The impact of Covid-19
As of Monday morning (23 March), there were 5,683 confirmed cases of Covid-19 or Coronavirus in the UK. Social distancing and other measures imposed by the government have had a significant impact on every aspect of life, including business. Businesses up and down the country are grappling with previously unforeseen and uncontemplated issues, as they try to do their bit to manage the outbreak, whilst continuing to function, trade and enter into agreements.
One step businesses may consider is the ability to execute documents electronically, to mitigate the risk of spreading the virus. In this article, we take a look at the legal status of electronic signatures in the UK.
The Law Commissions 2019 report on the execution of documents, which has been endorsed by the UK government in a Ministerial Statement on 03 March 2020, states that:
An electronic signature is capable in law of being used to execute a document (including a deed) provided that:
- the person signing the document intends to authenticate the document; and
- any formalities relating to execution of that document are satisfied.
Therefore, if the intention is to sign electronically and any statutory formalities are complied with, a document can be validly executed by electronic signature.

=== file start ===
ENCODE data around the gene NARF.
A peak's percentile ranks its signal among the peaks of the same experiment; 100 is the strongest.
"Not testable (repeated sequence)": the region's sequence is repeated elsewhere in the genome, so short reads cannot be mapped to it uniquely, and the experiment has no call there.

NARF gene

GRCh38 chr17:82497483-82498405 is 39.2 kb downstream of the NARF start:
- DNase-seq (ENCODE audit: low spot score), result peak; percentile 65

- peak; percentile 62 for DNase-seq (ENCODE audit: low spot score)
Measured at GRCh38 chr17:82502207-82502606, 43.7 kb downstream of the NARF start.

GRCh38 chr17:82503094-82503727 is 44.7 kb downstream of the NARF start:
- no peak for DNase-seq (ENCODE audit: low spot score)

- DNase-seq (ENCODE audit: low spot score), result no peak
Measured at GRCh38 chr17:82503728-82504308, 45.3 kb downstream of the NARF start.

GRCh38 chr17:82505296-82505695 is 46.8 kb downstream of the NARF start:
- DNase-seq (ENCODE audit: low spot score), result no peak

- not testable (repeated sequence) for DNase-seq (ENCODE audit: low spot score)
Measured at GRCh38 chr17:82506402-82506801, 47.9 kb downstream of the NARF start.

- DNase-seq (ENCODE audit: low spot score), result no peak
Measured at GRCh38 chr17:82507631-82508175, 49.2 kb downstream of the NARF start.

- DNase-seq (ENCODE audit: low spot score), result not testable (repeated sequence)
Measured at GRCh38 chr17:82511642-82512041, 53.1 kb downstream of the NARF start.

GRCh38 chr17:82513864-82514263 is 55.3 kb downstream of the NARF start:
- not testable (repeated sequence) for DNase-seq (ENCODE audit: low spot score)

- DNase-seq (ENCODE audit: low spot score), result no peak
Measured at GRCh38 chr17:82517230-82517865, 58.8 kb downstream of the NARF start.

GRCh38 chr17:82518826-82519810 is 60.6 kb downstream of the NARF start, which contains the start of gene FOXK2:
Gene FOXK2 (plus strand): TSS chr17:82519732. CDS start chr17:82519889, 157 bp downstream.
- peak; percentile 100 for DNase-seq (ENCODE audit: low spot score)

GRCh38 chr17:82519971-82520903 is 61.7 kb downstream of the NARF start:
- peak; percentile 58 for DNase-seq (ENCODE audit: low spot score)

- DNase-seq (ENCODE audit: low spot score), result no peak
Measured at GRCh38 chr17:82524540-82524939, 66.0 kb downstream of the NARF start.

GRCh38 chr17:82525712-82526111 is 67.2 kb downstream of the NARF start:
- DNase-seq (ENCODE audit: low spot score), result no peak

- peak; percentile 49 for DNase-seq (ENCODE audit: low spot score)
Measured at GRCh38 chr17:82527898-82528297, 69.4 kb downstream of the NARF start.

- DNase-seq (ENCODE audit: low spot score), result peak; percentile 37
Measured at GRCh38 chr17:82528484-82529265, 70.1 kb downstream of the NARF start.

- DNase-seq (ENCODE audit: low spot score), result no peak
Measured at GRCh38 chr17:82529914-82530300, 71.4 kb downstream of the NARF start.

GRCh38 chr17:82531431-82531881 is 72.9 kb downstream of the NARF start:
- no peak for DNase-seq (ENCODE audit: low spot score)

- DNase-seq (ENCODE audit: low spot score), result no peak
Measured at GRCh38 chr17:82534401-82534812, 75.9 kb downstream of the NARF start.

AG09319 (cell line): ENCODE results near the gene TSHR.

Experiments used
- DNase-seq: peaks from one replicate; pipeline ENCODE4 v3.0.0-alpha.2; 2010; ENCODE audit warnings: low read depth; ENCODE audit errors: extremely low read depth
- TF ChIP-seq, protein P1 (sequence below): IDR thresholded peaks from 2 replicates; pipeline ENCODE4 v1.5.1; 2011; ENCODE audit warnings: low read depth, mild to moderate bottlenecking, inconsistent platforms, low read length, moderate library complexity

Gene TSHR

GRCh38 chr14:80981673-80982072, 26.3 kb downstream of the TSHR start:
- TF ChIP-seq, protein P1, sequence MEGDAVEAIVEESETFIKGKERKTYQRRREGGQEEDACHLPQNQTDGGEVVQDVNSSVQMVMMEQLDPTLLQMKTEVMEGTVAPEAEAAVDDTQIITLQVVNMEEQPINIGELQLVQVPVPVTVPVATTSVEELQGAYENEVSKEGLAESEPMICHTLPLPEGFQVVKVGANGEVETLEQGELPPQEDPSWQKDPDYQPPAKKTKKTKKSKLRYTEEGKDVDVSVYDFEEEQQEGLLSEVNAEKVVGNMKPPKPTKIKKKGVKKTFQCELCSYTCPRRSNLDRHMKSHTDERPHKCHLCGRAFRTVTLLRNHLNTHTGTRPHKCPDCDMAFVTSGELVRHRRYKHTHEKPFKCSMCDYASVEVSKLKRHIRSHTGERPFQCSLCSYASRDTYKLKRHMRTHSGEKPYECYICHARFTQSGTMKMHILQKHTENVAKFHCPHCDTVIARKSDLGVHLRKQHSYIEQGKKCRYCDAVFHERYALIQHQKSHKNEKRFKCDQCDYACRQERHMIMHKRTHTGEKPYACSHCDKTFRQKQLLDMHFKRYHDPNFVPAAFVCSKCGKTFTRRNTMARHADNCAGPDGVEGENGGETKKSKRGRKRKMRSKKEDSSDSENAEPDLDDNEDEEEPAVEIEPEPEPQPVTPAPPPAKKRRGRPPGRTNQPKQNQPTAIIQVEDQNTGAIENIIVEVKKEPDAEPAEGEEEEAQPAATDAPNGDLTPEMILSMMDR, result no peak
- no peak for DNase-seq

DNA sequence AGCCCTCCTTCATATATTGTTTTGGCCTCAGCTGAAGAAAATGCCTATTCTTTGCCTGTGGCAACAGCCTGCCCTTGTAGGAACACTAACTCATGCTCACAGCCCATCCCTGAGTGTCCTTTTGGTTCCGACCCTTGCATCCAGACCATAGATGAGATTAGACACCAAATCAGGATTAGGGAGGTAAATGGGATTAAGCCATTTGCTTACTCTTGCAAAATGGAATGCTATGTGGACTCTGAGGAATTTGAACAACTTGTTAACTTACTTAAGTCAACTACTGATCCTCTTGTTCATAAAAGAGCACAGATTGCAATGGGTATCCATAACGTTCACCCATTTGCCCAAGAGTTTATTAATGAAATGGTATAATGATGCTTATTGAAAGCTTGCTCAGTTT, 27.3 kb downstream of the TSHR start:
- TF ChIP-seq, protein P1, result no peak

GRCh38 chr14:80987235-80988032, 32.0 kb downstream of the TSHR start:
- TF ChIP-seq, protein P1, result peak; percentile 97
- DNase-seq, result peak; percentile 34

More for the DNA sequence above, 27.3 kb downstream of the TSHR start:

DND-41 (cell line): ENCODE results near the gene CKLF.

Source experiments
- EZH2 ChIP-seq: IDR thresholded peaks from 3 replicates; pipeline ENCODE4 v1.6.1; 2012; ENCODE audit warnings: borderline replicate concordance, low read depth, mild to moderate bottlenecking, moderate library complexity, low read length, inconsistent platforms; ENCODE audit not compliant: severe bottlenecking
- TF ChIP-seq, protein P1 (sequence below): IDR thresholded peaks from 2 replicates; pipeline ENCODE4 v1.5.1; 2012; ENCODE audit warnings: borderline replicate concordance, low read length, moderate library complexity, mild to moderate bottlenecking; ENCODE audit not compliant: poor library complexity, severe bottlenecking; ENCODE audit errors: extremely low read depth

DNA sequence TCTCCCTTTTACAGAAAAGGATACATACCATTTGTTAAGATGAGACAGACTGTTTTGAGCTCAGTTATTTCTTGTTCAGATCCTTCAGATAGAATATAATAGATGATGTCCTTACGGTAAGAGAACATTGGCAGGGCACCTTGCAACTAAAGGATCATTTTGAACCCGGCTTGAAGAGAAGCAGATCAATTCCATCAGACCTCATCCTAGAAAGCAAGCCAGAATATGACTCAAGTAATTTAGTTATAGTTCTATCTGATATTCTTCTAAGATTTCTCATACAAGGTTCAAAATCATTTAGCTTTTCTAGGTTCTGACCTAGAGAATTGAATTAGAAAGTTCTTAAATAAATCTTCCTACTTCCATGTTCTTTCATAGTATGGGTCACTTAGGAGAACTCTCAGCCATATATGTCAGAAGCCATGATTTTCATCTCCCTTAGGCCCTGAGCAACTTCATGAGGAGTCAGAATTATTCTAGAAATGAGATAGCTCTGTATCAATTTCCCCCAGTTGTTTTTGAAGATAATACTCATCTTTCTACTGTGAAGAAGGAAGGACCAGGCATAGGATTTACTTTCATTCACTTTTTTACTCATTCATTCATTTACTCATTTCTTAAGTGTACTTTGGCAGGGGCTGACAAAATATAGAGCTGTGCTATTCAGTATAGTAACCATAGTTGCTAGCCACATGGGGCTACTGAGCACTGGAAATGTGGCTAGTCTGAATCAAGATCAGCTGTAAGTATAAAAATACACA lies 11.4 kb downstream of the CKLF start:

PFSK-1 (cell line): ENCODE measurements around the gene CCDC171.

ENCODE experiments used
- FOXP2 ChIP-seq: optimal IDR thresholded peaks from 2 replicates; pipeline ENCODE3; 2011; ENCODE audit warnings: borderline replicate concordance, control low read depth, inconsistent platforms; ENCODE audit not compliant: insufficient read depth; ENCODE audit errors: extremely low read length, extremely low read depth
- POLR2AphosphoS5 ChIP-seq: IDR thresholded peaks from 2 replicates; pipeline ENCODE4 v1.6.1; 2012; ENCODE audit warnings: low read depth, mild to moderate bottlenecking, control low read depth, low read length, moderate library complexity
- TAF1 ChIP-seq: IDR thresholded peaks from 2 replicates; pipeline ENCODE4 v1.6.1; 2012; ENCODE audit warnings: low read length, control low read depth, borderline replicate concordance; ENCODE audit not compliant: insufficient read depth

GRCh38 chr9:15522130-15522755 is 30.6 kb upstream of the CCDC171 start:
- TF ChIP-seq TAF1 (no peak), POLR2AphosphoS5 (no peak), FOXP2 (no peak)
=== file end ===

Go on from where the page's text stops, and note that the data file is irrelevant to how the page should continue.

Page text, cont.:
Intention to authenticate
The key here is for parties to be able to demonstrate intention to authenticate the document by electronic signature. This will require some level of due diligence from each of the parties into the intention and authenticity of the electronic signature.
In the context of a commercial agreement, a practical solution to this would be to insert a specific clause, acknowledging electronic signatures as valid execution. This will demonstrate the intention of the parties to create legally binding relations and to execute electronically, which is the key to valid execution.
Before executing electronically, it is important to consider the statutory formalities for that particular document.
For example, if the document needs to be executed as a deed, section 1 of the Law of the Law of Property (Miscellaneous Provisions) Act 1989, dictates that it must be signed, in the presence of a witness, who attests to the signature.
Therefore, if a document is to be executed as a deed, the parties would need to take steps to ensure that a witness is physically present (where safe to do so) in the same location as the signatory to attest the electronic signature.
How can an electronic signature be used?
Subject to any rulings from UK courts, valid electronic signatures could include a person:
- typing their name into a contract or email that includes the agreement’s terms;
- electronically pasting their signature, e.g. a jpg or .png image onto an electronic version of the agreement
- using a finger or e-pen on a touchscreen to write their name electronically; or
- accessing the agreement through an online platform designed to assist in electronic signatures. E.g. docusign.
Here at Berry Smith, we advise businesses on their commercial arrangements on a daily basis.
If you need advice on any commercial agreements or assistance with drafting them, please contact Abbie Anthony on AAnthony@berrysmith.com or call 029 2034 5511 and ask for the Commercial team.